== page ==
Over the past year or so I’ve really fallen in love with the films of writer/producer/director team Michael Powell and Emeric Pressburger. Their production company, “The Archers,” often worked in conjunction with J. Arthur Rank to release some of the best British films of all time. You may recognize some of these titles: Black Narcissus, The Red Shoes, A Matter of Life and Death, Peeping Tom, I Know Where I’m Going, The Thief of Baghdad, The Life and Death of Colonel Blimp, etc. In 1941 they did a propaganda film called 49th Parallel which starred Leslie Howard, Laurence Olivier, Eric Portman, Glynis Johns, and Powell and Pressburger recurring actor Anton Wolbrook. The film centered around a German U-boat that strands its occupants in Canada during WWII. The German soldiers seek refuge in a seried of small hide-outs in attempt to cross the border to the still-neutral United States. Larry played a French-Canadian fur trapper named Johnny (complete with accent!).
The movie was filmed at London’s Denham Studios in 1941 and was edited by soon-to-be-famous director David Lean. Though Powell and Pressburger made eight films in support of the British war effort, 49th Parallel was one of only two of these films to get financial backing from the British government (the Ministry of Information Film Division was run by Kenneth Clark, father of Colin Clark). The film’s success would transform Michael Powell’s career, and British cinema on the whole. Historian Bruce Edder explains in his Criterion essay:
Director/producer Michael Powell and screenwriter Emeric Pressburger made a movie that defied the limits of filmmaking in wartime. In the midst of crippling travel restrictions, they crisscrossed the Atlantic and the length and breadth of Canada, covering more than 50,000 miles making their film. In the face of a British film industry that was close to collapse, they forged ahead with a topical thriller of two hours’ length, with a cast drawn from all over the world. They assembled from all of this a film filled with such beauty, vision, and vibrancy, that it was taken to heart by American audiences in a way that no British film before it—including Hitchcock’s celebrated thrillers—ever had been.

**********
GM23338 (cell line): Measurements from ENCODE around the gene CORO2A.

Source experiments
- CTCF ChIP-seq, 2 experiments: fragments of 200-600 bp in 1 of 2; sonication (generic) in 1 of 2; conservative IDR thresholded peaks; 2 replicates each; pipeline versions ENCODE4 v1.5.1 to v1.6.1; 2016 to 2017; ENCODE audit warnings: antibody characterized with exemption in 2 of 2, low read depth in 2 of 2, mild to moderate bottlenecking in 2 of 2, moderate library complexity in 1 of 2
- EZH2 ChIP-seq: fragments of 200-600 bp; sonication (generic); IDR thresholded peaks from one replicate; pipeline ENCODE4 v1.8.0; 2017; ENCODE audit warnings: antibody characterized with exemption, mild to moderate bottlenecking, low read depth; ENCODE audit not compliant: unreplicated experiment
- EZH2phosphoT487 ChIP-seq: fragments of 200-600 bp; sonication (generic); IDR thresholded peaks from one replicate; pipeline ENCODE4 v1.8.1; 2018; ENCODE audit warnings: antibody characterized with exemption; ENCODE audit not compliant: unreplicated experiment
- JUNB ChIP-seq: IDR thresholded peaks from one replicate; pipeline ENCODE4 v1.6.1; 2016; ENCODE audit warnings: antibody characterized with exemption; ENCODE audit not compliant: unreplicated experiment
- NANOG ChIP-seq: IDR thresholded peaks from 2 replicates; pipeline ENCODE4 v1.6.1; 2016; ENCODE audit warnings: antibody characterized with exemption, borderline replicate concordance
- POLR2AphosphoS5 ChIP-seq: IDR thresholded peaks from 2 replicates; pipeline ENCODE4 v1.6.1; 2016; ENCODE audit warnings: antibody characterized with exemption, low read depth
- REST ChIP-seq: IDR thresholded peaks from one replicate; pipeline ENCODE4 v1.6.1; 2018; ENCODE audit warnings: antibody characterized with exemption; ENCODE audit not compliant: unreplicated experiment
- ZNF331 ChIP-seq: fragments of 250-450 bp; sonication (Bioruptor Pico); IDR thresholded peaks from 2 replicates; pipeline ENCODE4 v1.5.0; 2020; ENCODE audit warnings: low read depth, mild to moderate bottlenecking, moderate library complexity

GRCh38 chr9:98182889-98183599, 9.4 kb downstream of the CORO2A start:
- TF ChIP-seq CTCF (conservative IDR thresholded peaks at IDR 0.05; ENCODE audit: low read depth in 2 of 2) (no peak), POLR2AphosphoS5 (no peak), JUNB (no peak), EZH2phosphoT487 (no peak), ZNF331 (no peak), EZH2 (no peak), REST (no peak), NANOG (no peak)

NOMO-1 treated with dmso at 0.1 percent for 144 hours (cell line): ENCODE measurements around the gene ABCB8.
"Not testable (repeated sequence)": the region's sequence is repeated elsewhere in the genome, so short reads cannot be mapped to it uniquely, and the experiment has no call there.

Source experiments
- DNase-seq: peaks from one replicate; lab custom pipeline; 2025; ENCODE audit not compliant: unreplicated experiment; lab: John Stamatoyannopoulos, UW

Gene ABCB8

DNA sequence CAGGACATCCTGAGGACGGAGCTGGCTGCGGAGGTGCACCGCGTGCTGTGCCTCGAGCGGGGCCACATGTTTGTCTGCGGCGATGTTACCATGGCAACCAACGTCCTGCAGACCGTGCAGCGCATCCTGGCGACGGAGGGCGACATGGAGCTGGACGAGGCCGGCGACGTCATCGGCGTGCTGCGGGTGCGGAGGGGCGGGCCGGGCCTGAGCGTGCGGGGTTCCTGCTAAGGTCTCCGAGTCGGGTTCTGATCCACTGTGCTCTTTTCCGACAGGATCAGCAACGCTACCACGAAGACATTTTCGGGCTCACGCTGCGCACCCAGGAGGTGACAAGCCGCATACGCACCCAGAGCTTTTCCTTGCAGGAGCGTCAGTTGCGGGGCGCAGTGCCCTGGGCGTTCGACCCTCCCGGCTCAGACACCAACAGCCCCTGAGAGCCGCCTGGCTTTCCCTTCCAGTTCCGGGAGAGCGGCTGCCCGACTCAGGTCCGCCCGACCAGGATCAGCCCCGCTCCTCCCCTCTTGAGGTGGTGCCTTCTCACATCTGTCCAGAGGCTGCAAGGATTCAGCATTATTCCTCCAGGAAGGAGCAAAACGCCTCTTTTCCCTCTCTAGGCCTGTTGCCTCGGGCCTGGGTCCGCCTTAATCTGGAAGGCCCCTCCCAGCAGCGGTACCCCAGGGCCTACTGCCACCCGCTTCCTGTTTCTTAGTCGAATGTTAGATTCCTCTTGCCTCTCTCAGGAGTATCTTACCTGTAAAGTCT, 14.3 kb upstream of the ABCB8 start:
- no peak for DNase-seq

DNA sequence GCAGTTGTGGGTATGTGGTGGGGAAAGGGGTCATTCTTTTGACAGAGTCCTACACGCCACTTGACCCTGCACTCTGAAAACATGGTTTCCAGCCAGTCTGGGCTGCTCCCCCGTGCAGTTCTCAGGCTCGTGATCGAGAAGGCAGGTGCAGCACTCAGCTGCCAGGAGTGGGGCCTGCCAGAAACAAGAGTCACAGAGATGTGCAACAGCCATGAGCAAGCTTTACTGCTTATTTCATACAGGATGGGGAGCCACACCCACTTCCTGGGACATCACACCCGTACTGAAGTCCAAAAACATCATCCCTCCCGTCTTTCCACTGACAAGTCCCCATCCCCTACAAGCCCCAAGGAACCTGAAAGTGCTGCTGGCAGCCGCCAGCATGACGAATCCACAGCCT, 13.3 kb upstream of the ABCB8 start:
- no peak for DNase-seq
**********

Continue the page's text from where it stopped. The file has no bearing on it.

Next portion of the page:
The quality of Powell and Pressburger’s achievement also inspired J. Arthur Rank, head of Britain’s General Film Distributors and its parent company, the Rank Organization, to expand production. While other British studios were cutting back on operations, Rank used 49th Parallel and its success in America (where, by Powell’s estimate, it netted an unheard of $5 million in box-office receipts) as the basis for establishing independent production companies headed by Powell and Pressburger (The Archers), David Lean (Cineguild), and Filippo Del Giudice and Laurence Olivier (Two Cities) resulting in such celebrated films as Stairway to Heaven, Henry V, In Which We Serve, Odd Man Out, Oliver Twist, Black Narcissus, and The Red Shoes.
I really like this movie and I’m glad it’s gotten the Criterion treatment, along with several other Powell and Pressburger films. If you get a chance to see this, I’d also highly recommend watching the features on the bonus disk. They include a short film Powell did with Laurence Olivier and Ralph Richardson about life in the Fleet Air Arm from 1943, and a fabulous documentary called A Very British Affair which is all about the careers of Michael Powell and Emeric Pressburger. This documentary established Michael Powell as one of my favorite people. The guy was hilarious!
I actually made this post so that I could share the following photos. Larry Olivier made this film in between stints helping Vivien Leigh serve drinks to soldiers at canteens and making rousing speeches. Vivien often visited on the set, and according to at least one Hollywood magazine, Larry would look to her for encouragement with his lines.
My favorite Powell and Pressburger film of them all is A Matter of Life and Death (Satirway to Heaven) from 1946 starring David Niven, Roger Livesey, Marius Goring, and Kim Hunter. Watch it, it’s amazing!